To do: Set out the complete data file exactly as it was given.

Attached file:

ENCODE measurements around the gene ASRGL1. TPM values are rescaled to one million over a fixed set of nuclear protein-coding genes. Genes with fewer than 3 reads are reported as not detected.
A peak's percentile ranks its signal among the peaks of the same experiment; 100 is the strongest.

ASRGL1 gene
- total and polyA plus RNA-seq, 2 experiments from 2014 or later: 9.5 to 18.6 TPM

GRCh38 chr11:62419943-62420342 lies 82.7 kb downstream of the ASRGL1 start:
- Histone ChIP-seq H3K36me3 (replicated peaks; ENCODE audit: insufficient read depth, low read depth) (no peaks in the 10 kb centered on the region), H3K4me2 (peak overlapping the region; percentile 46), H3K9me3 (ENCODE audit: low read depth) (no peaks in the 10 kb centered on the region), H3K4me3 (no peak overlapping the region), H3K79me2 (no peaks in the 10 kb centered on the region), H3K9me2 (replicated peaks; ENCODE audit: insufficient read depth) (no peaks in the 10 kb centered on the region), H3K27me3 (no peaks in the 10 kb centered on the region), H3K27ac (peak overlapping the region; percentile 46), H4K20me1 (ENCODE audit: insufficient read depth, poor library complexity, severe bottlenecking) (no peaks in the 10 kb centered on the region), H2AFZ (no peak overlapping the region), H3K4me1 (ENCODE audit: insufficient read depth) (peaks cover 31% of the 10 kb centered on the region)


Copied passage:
ENCODE measurements around the gene ASRGL1. TPM values are rescaled to one million over a fixed set of nuclear protein-coding genes. Genes with fewer than 3 reads are reported as not detected.
A peak's percentile ranks its signal among the peaks of the same experiment; 100 is the strongest.

ASRGL1 gene
- total and polyA plus RNA-seq, 2 experiments from 2014 or later: 9.5 to 18.6 TPM

GRCh38 chr11:62419943-62420342 lies 82.7 kb downstream of the ASRGL1 start:
- Histone ChIP-seq H3K36me3 (replicated peaks; ENCODE audit: insufficient read depth, low read depth) (no peaks in the 10 kb centered on the region), H3K4me2 (peak overlapping the region; percentile 46), H3K9me3 (ENCODE audit: low read depth) (no peaks in the 10 kb centered on the region), H3K4me3 (no peak overlapping the region), H3K79me2 (no peaks in the 10 kb centered on the region), H3K9me2 (replicated peaks; ENCODE audit: insufficient read depth) (no peaks in the 10 kb centered on the region), H3K27me3 (no peaks in the 10 kb centered on the region), H3K27ac (peak overlapping the region; percentile 46), H4K20me1 (ENCODE audit: insufficient read depth, poor library complexity, severe bottlenecking) (no peaks in the 10 kb centered on the region), H2AFZ (no peak overlapping the region), H3K4me1 (ENCODE audit: insufficient read depth) (peaks cover 31% of the 10 kb centered on the region)